Kevin Carr’s Weekly Report Card: May 13, 2011

This week, Fat Guy Kevin Carr gets set for another weekend of weddings with Kristen Wiig and her posse. Sadly, he discovers that he doesn’t have a vagina and decides to move on. Next, he takes a trip to an alternate world where priests kick ass and kill vampires.

Once he realizes he is woefully out of place next to sultry Maggie Q in a ninja priest outfit, he comes home to find his possessions kicked to the curb with Will Ferrell in the middle of the whole mess.

Want to hear what Kevin has to say on the Fat Guys at the Movies podcast? Take a listen below as Kevin is joined in the Magical Studio in the Sky by Mel Valentin from eFilmCritic.com and SFStation.com.

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Studio: Screen Gems

Rated: PG-13 for intense sequences of violence and action, disturbing images and brief strong language

Starring: Paul Bettany, Karl Urban, Cam Gigandet, Maggie Q and Lily Collins

Directed by: Scott Stewart

What it’s about: Bear with me on this one… based on the Korean graphic novel, Priest is set in an alternate reality where vampires (which look more like creatures from Doom) have been at war with humans for centuries. After the church teaches priests the art of vampire killing, the remaining vampires are locked away in reservations. However, a sudden appearance of the vampire threat causes a rogue priest to search for his missing niece.

What I liked: Let’s just say that I liked the idea of Priest more than I liked much else about the film. It has visions, I’ll give it that. And the opening explanation sequence (which, honest-to-God does include the lines “taught priest the art of vampire killing”) was cool, but that had more to do with nifty animation by Geddy Tartakovsky than anything else.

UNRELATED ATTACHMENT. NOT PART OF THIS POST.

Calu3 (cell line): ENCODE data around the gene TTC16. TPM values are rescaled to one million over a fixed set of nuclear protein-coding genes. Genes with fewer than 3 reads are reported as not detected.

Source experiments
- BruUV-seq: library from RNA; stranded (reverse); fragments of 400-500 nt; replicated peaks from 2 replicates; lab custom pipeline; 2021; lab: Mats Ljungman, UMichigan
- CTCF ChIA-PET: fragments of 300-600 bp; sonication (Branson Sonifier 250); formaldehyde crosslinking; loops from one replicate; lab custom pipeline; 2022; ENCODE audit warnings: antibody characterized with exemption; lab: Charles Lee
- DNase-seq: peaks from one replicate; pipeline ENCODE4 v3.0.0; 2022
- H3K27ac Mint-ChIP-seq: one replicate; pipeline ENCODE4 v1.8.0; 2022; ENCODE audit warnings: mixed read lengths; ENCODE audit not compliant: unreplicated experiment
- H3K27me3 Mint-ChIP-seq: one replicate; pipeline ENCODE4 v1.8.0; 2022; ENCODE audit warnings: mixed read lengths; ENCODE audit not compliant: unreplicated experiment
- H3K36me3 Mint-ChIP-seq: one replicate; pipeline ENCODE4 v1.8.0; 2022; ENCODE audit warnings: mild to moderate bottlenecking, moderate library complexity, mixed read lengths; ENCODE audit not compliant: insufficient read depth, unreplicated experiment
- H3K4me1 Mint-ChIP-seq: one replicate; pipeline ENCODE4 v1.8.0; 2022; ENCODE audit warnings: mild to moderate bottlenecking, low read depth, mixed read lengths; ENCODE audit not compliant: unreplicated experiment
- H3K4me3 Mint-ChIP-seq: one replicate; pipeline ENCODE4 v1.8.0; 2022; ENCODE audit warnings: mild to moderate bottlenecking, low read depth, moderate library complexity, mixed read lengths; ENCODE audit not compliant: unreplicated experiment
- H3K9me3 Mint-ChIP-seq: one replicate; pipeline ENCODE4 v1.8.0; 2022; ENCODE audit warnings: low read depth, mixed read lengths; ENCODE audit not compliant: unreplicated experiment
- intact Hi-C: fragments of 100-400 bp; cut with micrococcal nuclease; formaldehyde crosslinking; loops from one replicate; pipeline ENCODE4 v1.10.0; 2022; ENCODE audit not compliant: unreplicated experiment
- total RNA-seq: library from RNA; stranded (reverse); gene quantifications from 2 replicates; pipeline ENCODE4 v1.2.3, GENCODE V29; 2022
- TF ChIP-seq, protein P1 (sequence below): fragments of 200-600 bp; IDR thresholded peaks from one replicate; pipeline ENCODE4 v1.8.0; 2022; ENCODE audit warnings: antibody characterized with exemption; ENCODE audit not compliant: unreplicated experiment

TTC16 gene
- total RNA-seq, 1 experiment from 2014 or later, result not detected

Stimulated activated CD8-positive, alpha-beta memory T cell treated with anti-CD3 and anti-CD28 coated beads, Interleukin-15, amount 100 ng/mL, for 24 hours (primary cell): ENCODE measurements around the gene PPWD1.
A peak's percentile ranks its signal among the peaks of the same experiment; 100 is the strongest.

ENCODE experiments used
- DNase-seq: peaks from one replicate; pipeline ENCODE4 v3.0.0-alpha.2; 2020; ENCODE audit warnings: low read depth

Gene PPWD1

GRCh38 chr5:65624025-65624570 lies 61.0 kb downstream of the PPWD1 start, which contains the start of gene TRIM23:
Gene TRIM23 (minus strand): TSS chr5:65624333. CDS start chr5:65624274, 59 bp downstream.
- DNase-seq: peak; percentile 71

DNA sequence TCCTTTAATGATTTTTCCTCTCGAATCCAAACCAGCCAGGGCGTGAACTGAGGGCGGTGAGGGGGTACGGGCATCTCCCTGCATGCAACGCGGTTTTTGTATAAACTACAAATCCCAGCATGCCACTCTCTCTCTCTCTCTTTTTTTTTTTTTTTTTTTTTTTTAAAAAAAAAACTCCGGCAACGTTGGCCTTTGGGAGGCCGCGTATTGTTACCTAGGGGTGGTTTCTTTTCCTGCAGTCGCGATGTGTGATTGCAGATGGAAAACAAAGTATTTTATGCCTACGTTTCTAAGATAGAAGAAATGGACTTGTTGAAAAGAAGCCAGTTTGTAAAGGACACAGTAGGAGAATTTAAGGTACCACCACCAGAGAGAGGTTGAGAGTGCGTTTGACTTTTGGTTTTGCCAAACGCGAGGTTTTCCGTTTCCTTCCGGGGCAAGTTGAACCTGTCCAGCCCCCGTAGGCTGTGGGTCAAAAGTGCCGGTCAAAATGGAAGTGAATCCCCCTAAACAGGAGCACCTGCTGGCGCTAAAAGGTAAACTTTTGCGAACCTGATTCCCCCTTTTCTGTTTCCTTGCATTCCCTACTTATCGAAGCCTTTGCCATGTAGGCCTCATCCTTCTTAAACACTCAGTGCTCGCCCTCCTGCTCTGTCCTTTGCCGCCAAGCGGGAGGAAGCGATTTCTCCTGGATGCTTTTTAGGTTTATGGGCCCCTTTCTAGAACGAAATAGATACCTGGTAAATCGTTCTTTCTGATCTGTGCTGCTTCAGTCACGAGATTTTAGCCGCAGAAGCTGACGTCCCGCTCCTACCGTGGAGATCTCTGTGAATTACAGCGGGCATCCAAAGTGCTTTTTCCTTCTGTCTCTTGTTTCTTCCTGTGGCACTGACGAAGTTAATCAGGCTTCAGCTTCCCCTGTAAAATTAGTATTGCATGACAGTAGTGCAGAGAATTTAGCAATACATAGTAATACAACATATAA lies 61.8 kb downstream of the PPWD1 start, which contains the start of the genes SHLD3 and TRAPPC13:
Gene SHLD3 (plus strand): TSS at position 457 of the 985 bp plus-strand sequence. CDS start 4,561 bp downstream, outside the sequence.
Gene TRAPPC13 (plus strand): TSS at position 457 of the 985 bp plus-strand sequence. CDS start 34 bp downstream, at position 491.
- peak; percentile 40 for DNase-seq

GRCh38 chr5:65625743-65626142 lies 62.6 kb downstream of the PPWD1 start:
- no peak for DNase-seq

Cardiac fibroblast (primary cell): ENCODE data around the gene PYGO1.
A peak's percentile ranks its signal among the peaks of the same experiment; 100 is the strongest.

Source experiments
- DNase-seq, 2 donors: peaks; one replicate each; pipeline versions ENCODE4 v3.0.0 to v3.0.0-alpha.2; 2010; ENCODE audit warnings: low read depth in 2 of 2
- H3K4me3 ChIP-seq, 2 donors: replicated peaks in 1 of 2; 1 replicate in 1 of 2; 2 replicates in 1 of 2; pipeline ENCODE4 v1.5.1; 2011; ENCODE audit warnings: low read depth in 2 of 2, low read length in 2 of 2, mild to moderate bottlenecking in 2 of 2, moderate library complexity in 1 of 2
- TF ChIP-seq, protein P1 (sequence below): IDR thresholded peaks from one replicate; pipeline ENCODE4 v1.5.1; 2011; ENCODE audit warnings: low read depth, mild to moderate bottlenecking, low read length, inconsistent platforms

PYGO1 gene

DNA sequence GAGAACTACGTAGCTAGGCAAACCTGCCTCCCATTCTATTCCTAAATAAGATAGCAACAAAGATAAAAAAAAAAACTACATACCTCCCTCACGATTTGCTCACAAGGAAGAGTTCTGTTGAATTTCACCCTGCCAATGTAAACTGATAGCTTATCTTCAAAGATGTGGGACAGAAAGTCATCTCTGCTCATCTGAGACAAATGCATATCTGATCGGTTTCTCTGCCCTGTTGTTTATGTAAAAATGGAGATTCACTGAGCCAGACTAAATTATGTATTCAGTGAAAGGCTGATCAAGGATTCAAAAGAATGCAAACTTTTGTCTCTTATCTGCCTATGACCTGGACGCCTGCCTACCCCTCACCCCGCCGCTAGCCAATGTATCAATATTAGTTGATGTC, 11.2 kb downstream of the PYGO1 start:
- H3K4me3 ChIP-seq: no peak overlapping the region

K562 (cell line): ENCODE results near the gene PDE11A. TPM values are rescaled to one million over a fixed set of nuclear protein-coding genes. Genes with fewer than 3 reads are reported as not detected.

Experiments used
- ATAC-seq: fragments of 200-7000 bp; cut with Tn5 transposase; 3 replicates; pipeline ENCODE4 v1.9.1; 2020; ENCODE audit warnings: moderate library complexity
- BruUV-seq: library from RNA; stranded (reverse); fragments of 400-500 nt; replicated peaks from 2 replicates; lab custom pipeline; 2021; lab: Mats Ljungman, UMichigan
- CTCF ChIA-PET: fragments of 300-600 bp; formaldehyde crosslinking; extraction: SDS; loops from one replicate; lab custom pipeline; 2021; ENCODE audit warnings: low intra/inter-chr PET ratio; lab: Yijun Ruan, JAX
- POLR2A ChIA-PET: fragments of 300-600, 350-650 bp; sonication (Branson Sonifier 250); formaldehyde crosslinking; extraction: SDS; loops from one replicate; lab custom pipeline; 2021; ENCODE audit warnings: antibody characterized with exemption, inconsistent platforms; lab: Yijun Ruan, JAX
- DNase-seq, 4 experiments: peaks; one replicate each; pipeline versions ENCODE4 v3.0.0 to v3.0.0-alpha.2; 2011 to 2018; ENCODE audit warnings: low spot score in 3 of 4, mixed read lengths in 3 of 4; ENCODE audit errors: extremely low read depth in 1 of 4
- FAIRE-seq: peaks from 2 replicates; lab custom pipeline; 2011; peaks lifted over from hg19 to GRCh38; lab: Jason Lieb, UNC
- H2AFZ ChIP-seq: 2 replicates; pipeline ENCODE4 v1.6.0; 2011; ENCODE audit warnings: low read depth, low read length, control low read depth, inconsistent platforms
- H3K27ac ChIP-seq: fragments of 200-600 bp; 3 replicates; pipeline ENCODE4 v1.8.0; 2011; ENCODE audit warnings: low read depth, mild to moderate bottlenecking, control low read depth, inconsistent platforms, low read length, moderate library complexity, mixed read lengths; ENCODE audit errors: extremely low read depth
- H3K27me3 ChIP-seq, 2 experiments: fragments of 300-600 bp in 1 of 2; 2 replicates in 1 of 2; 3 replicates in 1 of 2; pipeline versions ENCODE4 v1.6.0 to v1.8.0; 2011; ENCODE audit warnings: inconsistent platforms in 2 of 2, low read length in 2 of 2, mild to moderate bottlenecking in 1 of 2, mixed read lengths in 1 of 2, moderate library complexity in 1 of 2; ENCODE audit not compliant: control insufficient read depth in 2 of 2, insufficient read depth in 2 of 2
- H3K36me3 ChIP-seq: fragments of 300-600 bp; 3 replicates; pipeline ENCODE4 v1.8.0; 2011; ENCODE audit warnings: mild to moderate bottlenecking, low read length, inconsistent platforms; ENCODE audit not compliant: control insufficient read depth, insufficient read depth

What I didn’t: The biggest sin this Priest commits is taking itself too seriously. There’s an overabundance of smoldering looks from Paul Bettany, and I got a real sense that director Scott Stewart thought he was really making something significant. Why else would he spread homages to 1984 and other dystopian stories?

Aside from the all-too-serious nature of the film, Priest tries to do way too much. It tries to be an action-horror-apocalyptic science fiction western, and the film just buckles under its own weight. Set in the wastelands of an apocalypse, much of the $60 million budget appears to have gone to making the film look dirty and wasted. It sure as hell didn’t go to the vampire effects, which might have looked cool in 2005, but not now.

The script is a convoluted mess, with dialogue so horrible that I wondered if it were penned by the same folks that wrote Rebecca Black’s “Friday.” It doesn’t help that some of the worst lines are delivered by the likes of Cam Giggidy-Giggity-Goo, who is a damn fine looking man but not much else.